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Sunday, May 15, 2011

OUTscene: (RE-view) Becoming Chaz: An Unfinished Story, from a Trans-Man and Audience perspective!

by Lincoln Rose
OUTscene Special

I went to the screen premier of Becoming Chaz this past weekend. It was the big draw of Seattle’s Translations Film Festival, and people were packed in to see it! I was both elated and apprehensive. There are not many positive mainstream transmasculine life stories being told, so I was excited by the movie’s potential. However, trans lives can still play badly out on screen, even when a director has the best intentions. I wondered what we would see when the lights dimmed.

Becoming Chaz turned out to be a slightly jumpy, intense, often fun romp through a small slice of Chaz Bono’s life. First, we were inundated with photos and footage from his childhood to remind us that yes, he had been raised female against his will. Look, there he is in a dress! There he is again! Get it fixed in your mind, so you fully understand how amazing this transformation is. It’s a common theme used in discussing trans lives. Cisgender people seem to need that buildup and contrast, but it went on for too long. The footage was re-used so much later that at times the story tripped over it.

Chest surgery was the cornerstone for exploring Chaz’s growth as a man. We followed him and his girlfriend Jennifer Elia down to San Francisco, where he underwent surgery with Dr. Michael Brownstein. Dr. Brownstein is well known in the trans male community for his quality of work, sense of humor, and office “guard” dog Frank. Unfortunately, Frank passed in 2010, and is greatly missed.

This was one of the things I really enjoyed about the movie. It took cisgender people by the hand and led them through Chaz’s process, providing a basic trans education. But it didn’t shut out people in the community, or those who already understand trans issues. We got to see familiar places and faces, like the Southern Comfort Conference, or Mason from the Trans Law Center. The two tracks of the movie worked well, almost like a story within a story. What tied it all together was the complete honesty Chaz and Jennifer shared as they talked about their life together. Nothing was off limits, even if it seemed to verge on hurtful or regretful. Chaz’s transition was supposed to be the centerpiece of the show, but I found myself more drawn in by the love, tension, and commitment between Chaz and Jennifer. All too often, trans people are portrayed as living in a bubble during transition, isolated from family and loved ones. Seeing them standing center stage together, surrounded by people committed to supporting them, was heartwarming and inspiring.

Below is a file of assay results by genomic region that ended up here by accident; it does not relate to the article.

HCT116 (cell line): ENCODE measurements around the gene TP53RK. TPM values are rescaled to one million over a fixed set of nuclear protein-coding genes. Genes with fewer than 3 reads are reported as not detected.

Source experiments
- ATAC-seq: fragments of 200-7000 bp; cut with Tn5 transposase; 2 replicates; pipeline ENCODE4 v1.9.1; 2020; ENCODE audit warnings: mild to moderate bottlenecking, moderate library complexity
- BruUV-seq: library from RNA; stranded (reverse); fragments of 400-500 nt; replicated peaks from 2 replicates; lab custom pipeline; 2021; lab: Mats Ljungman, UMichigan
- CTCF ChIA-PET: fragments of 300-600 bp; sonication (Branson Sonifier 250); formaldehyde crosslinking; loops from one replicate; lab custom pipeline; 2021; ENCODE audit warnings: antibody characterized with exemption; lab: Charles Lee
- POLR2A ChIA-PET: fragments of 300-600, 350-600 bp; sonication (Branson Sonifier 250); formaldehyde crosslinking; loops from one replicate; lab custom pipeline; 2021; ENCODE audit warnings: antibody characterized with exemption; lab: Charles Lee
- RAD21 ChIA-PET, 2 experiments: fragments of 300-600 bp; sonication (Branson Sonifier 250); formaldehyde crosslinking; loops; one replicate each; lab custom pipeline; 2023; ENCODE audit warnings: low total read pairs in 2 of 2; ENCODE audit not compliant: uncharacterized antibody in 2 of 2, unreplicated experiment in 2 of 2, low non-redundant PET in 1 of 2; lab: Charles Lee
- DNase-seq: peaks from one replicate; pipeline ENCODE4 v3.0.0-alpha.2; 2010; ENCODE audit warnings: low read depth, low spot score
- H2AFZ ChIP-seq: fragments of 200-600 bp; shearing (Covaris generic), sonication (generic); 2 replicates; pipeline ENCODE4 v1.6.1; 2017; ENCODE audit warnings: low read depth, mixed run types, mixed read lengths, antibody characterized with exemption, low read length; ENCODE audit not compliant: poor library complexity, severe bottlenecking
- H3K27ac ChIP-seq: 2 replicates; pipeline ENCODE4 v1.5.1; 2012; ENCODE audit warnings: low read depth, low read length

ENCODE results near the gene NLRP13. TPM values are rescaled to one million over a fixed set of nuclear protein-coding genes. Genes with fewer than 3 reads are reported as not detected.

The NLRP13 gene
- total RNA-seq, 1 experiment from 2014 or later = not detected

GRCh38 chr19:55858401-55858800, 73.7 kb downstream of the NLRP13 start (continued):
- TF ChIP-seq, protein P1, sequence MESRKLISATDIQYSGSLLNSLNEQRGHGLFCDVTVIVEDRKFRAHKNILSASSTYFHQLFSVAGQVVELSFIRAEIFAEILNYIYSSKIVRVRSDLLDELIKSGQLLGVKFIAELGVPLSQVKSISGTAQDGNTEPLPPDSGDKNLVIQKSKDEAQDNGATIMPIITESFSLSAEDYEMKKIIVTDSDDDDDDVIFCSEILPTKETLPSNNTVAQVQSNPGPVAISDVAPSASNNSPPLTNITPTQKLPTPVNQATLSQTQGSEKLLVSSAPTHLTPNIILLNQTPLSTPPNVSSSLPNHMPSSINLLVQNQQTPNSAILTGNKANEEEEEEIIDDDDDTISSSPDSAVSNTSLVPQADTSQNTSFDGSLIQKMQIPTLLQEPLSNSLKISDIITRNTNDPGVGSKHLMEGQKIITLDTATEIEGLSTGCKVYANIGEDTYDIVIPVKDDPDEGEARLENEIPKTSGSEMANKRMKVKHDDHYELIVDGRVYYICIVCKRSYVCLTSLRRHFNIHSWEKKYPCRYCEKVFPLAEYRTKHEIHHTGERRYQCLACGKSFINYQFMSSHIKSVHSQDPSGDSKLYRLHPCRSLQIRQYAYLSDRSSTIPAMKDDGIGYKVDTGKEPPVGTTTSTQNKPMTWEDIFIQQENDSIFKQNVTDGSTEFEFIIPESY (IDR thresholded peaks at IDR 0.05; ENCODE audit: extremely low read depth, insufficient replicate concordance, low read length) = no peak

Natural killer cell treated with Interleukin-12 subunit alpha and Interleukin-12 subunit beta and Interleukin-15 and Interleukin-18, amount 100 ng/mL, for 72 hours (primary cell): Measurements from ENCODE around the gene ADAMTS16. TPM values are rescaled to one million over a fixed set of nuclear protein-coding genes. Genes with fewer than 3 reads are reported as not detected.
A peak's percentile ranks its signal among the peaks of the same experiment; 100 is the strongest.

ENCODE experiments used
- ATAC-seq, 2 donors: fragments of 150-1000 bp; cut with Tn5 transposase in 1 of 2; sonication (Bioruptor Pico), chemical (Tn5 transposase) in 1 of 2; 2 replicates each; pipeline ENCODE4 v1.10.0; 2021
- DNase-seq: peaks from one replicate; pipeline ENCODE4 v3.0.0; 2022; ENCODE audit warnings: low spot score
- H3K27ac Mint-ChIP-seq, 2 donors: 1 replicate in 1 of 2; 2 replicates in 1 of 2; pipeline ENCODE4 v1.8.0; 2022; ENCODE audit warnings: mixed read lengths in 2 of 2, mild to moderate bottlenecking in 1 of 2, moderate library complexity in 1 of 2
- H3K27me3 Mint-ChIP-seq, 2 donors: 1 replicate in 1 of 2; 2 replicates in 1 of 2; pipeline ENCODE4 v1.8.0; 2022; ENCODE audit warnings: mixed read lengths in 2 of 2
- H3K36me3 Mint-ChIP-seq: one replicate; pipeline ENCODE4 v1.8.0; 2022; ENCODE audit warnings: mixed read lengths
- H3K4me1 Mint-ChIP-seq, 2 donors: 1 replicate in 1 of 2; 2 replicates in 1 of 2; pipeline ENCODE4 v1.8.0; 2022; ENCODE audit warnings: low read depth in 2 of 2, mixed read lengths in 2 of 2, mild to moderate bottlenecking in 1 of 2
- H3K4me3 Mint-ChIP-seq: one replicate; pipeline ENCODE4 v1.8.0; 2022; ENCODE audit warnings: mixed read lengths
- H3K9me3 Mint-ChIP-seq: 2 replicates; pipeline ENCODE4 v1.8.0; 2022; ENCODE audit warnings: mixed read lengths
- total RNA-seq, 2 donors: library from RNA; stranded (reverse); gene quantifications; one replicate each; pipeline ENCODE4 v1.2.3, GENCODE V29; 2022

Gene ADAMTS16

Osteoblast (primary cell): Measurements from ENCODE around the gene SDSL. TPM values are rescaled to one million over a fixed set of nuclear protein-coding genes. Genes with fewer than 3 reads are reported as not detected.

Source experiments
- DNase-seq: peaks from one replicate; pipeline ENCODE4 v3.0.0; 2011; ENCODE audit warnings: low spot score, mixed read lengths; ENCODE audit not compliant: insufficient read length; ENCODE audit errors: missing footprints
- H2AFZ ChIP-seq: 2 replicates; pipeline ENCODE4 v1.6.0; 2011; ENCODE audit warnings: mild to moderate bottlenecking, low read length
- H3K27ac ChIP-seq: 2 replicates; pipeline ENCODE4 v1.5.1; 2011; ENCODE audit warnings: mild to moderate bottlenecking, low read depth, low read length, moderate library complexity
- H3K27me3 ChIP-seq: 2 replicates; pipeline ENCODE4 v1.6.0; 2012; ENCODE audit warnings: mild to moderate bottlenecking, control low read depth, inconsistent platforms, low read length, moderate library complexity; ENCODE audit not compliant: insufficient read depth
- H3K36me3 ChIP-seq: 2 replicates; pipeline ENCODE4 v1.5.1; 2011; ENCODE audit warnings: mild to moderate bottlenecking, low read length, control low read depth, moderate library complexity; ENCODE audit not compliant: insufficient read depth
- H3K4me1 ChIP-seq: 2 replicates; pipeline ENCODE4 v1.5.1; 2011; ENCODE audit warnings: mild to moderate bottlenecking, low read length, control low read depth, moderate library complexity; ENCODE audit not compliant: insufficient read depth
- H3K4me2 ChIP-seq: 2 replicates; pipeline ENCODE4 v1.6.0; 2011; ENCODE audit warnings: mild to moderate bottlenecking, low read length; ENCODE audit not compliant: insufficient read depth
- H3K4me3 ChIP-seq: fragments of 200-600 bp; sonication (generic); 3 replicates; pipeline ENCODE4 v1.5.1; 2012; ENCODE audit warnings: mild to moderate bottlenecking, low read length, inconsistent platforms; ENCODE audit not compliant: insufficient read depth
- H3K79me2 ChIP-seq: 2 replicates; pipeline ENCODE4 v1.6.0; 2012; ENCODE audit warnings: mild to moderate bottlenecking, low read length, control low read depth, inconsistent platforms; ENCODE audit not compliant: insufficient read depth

The best decision Chaz made was to take control of the public telling of his story. Watching him work with the publicist really had me enthralled! No, you can’t wear purple shirts, it’s too feminine. Shirts and ties, outdoor looks, pictures shot in stark backgrounds. Stand here in the kitchen and get Jennifer kind of draped over you while you pour some coffee. This last bit elicited an exclamation from Chaz: “Oh my god, this is SO hetero!”. The audience roared with appreciation, and I started to wonder what they were thinking. After the movie I headed over to the premier after party to get some on the ground opinions.